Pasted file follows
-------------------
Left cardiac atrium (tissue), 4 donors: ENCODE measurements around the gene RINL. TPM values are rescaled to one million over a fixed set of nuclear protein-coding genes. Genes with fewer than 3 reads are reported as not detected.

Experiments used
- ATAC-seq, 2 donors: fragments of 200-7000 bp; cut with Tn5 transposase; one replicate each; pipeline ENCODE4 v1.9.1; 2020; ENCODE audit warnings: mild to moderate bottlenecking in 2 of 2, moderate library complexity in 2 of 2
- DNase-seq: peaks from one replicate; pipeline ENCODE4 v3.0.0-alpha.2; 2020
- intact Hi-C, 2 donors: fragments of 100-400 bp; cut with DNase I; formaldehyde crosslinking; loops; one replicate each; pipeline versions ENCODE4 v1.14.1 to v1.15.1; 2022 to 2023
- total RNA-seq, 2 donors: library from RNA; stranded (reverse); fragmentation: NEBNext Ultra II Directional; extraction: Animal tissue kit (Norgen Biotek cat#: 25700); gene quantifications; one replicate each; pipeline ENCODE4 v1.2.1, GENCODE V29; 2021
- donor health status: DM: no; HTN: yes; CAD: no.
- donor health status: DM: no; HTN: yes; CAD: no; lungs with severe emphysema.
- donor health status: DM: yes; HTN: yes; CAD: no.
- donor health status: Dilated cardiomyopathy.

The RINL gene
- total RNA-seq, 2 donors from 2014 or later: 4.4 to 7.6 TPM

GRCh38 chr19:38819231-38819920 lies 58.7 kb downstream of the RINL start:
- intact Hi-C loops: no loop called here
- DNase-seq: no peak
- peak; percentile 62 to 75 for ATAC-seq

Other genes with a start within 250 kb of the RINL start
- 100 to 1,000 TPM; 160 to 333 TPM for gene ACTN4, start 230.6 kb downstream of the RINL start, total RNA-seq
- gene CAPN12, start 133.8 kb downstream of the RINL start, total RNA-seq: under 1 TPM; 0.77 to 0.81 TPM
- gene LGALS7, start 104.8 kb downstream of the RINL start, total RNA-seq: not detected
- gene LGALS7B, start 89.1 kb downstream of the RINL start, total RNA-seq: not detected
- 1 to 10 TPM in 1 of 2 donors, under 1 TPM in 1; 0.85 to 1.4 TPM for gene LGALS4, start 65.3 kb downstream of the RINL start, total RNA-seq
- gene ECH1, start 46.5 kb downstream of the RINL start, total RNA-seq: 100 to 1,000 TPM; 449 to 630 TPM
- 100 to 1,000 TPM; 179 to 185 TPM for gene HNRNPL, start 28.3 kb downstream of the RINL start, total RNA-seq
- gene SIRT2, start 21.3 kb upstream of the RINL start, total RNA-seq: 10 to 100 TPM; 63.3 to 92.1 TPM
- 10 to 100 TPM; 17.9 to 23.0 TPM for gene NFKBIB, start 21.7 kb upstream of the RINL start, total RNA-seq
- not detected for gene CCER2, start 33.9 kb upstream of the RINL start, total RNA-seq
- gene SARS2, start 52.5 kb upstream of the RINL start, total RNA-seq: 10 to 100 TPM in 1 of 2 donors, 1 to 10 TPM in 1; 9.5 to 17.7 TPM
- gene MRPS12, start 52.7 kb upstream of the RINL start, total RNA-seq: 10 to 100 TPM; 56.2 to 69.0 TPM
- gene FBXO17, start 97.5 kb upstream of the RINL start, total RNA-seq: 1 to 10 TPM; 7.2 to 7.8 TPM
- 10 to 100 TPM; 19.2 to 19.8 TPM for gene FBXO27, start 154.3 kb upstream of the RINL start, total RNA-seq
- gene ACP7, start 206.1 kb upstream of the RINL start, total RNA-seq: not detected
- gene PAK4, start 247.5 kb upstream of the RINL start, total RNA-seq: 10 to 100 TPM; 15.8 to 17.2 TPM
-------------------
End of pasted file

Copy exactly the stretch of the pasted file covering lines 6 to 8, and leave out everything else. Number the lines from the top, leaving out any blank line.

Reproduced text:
- total RNA-seq, 2 donors: library from RNA; stranded (reverse); fragmentation: NEBNext Ultra II Directional; extraction: Animal tissue kit (Norgen Biotek cat#: 25700); gene quantifications; one replicate each; pipeline ENCODE4 v1.2.1, GENCODE V29; 2021
- donor health status: DM: no; HTN: yes; CAD: no.
- donor health status: DM: no; HTN: yes; CAD: no; lungs with severe emphysema.